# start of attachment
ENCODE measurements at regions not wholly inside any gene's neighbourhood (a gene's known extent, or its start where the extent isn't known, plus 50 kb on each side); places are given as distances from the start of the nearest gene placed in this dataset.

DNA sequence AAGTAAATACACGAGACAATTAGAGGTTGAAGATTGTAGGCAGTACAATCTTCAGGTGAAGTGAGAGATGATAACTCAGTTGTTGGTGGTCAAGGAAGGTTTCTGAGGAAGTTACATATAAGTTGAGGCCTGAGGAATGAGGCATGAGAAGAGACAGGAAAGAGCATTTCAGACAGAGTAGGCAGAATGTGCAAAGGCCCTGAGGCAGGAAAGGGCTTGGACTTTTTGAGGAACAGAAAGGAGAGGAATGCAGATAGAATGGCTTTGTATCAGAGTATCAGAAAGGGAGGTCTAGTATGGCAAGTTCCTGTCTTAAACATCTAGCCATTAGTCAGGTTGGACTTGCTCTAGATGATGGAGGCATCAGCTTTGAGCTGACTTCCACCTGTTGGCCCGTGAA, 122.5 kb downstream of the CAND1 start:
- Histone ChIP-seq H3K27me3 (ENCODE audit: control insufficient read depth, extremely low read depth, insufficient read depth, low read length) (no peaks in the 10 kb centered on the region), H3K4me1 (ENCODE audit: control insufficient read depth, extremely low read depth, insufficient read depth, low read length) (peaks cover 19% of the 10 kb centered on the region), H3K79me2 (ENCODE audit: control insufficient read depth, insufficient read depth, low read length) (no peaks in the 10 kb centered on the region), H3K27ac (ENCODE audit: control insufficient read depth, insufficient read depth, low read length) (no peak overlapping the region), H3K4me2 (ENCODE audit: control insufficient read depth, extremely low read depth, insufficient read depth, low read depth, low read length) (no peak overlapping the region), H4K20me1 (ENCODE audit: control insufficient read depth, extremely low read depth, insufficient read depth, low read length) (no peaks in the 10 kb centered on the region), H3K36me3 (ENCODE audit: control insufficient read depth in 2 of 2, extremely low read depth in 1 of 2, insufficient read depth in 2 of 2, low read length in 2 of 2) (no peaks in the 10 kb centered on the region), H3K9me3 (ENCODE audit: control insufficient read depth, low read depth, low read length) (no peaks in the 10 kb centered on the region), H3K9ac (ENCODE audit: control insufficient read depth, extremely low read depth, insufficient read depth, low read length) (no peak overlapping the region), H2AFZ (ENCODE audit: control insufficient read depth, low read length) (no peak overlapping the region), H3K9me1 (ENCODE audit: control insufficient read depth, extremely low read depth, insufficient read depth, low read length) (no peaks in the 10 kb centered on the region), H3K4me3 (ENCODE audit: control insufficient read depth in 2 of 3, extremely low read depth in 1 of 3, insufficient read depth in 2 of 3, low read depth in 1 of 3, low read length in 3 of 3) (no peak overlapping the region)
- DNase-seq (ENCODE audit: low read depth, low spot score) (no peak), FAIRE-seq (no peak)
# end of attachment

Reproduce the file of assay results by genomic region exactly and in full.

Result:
ENCODE measurements at regions not wholly inside any gene's neighbourhood (a gene's known extent, or its start where the extent isn't known, plus 50 kb on each side); places are given as distances from the start of the nearest gene placed in this dataset.

DNA sequence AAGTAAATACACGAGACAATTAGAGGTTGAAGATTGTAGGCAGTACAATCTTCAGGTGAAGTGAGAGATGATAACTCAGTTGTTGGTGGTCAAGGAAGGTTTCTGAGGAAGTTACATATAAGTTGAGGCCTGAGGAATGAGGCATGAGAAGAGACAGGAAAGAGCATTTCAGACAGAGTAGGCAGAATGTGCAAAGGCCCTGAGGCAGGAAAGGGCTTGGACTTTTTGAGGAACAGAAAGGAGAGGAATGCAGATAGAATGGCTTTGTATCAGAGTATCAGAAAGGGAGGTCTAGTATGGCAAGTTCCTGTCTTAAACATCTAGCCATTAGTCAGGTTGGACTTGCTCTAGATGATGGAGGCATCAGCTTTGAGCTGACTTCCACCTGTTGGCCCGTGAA, 122.5 kb downstream of the CAND1 start:
- Histone ChIP-seq H3K27me3 (ENCODE audit: control insufficient read depth, extremely low read depth, insufficient read depth, low read length) (no peaks in the 10 kb centered on the region), H3K4me1 (ENCODE audit: control insufficient read depth, extremely low read depth, insufficient read depth, low read length) (peaks cover 19% of the 10 kb centered on the region), H3K79me2 (ENCODE audit: control insufficient read depth, insufficient read depth, low read length) (no peaks in the 10 kb centered on the region), H3K27ac (ENCODE audit: control insufficient read depth, insufficient read depth, low read length) (no peak overlapping the region), H3K4me2 (ENCODE audit: control insufficient read depth, extremely low read depth, insufficient read depth, low read depth, low read length) (no peak overlapping the region), H4K20me1 (ENCODE audit: control insufficient read depth, extremely low read depth, insufficient read depth, low read length) (no peaks in the 10 kb centered on the region), H3K36me3 (ENCODE audit: control insufficient read depth in 2 of 2, extremely low read depth in 1 of 2, insufficient read depth in 2 of 2, low read length in 2 of 2) (no peaks in the 10 kb centered on the region), H3K9me3 (ENCODE audit: control insufficient read depth, low read depth, low read length) (no peaks in the 10 kb centered on the region), H3K9ac (ENCODE audit: control insufficient read depth, extremely low read depth, insufficient read depth, low read length) (no peak overlapping the region), H2AFZ (ENCODE audit: control insufficient read depth, low read length) (no peak overlapping the region), H3K9me1 (ENCODE audit: control insufficient read depth, extremely low read depth, insufficient read depth, low read length) (no peaks in the 10 kb centered on the region), H3K4me3 (ENCODE audit: control insufficient read depth in 2 of 3, extremely low read depth in 1 of 3, insufficient read depth in 2 of 3, low read depth in 1 of 3, low read length in 3 of 3) (no peak overlapping the region)
- DNase-seq (ENCODE audit: low read depth, low spot score) (no peak), FAIRE-seq (no peak)